Now that Hamas has rejected the cease fire proposed by Egypt, the next logical step is for Israel to move into Gaza and capture and dismantle Hamas’ arsenal of rockets. It’s not clear, however, whether this is what Prime Minister Netanyahu has in mind.
Netanyahu says that “when there is no cease-fire, our answer is fire.” But this could mean a continuation of Israel’s air attacks on Hamas’ arsenal, rather than a ground incursion.
Reluctance to enter Gaza is understandable. Israeli troops will die in this scenario. And past incursions have, at most, succeeded only in temporarily halting rocket attacks against Israel.
But what is Israel’s alternative to an incursion? Herb Keinon, writing in the Jerusalem Post suggests that Netanyahu hopes to degrade Hamas’ military capability through the aerial assault and then, following a truce, obtain international assistance in the demilitarization of Gaza.
Supposedly, Netanyahu has in mind something akin to the dismantling, with Russian help, of Syria’s chemical weapons stockpile. Netanyahu has praised that effort.
Whatever one thinks about the alleged Syrian chemical weapons disarmament, its applicability to Gaza seems far-fetched, if not laughable. In fact, one Israeli diplomatic official told Keinon, “I can’t say demilitarize Gaza; people will laugh in my face.”
Putin’s Syria disarmament gambit was a one-off response to the threat of U.S. air attacks against a Russian ally engaged in a desperate civil war. Gaza presents a completely different set of circumstances and considerations.
The international community is unlikely to agree to assist Israel in pacifying Gaza. And even if it did agree, Israel could not rely on serious follow-through.
As Keinon reminds us, the U.N. Security Council Resolution that ended the Second Lebanon War in 2006 included a clause stipulating that the area from the Israeli border to the Litani River be “free of any armed personnel, assets and weapons other than those of the Government of Lebanon.” What was the result? Before the war Hezbollah had some 6,000 missiles; today that number is estimated at more than 60,000.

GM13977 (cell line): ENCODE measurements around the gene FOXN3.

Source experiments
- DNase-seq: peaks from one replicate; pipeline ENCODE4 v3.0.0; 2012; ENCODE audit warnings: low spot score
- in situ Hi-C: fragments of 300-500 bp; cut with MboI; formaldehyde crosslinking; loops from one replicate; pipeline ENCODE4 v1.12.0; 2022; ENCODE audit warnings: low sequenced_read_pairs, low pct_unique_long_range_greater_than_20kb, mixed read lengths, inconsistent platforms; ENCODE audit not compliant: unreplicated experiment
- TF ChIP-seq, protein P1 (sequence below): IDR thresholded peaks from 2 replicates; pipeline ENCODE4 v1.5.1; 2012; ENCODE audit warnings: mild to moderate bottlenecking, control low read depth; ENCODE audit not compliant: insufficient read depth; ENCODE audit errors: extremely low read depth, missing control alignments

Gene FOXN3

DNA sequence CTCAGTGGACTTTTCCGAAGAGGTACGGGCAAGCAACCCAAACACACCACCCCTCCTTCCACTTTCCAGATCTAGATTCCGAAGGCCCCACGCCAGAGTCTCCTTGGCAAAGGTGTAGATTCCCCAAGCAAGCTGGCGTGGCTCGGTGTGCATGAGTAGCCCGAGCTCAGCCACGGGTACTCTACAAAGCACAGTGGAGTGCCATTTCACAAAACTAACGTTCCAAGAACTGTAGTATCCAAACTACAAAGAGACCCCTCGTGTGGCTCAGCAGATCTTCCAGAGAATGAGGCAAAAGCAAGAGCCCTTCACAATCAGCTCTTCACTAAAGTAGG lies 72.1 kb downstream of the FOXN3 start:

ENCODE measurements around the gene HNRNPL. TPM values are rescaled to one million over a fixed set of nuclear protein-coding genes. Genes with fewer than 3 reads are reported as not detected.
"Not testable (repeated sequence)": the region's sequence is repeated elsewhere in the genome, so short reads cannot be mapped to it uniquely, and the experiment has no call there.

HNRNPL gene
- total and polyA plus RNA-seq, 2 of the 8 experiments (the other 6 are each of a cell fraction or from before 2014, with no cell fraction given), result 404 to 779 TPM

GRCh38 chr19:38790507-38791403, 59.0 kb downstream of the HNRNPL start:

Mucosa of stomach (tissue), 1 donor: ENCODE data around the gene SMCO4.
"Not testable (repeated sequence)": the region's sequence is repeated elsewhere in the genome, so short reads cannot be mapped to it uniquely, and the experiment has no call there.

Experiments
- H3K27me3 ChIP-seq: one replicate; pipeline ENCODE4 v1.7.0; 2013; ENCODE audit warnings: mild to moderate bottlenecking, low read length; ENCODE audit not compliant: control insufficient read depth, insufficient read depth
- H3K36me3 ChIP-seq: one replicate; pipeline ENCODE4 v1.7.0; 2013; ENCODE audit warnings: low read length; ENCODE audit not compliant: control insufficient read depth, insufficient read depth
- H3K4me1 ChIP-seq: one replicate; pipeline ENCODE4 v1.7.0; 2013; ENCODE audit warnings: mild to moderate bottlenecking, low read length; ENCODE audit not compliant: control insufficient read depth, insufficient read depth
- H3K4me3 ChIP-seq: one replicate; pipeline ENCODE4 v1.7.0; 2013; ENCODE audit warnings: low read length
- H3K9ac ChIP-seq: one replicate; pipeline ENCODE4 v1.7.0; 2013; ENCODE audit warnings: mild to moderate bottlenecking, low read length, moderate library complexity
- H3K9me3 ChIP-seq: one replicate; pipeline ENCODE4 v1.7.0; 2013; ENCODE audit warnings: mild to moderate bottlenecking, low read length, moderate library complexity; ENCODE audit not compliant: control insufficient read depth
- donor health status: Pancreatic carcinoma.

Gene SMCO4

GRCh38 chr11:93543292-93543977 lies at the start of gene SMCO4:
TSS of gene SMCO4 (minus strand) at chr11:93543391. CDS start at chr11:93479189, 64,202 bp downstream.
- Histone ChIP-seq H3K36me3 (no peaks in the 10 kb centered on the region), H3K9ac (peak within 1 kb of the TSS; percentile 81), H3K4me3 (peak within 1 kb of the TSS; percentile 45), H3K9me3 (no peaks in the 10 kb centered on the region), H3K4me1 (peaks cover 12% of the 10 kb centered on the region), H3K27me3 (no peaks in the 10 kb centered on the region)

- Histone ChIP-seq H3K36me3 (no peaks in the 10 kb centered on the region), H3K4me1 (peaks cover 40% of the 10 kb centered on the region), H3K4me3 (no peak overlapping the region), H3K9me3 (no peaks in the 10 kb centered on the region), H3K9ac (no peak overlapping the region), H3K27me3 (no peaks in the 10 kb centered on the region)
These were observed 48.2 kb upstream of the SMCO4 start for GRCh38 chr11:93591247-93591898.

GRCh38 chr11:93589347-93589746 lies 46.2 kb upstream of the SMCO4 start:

It’s difficult to believe that Netanyahu truly sees the international community as the solution in Gaza.
Does this mean that Israel is condemned once again to buying only a year or two of relative calm during which Hamas regroups and obtains more effective, longer range rockets?
Perhaps. But there is reason to believe that this time an incursion might buy Israel considerably more than that. According to Griff Witte and William Booth of the Washington Post, Israeli authorities believe that Hamas is far weaker than it was the past two times it fought Israel (2008-09 and late 2012).
One reason is that Hamas’ international backers, most notably Iran, apparently have been less generous in their funding. Another is that Egypt, now run by a military hostile to Hamas, has shut down the smuggling tunnels that were a major source of revenue.
Egypt and Israel have a shared interest in crushing Hamas. In fact, Egypt’s offer to broker a ceasefire may, as Hamas claims, intended to ease the way for an Israeli incursion.
These factors suggest not only that Israeli forces will face a weaker Hamas if they enter Gaza, but also that Hamas may struggle to rearm in a post-incursion environment.
No one can guarantee this outcome, of course. But it’s plausible enough to provide a good case for a ground incursion, assuming that Hamas keeps up its rocket attacks.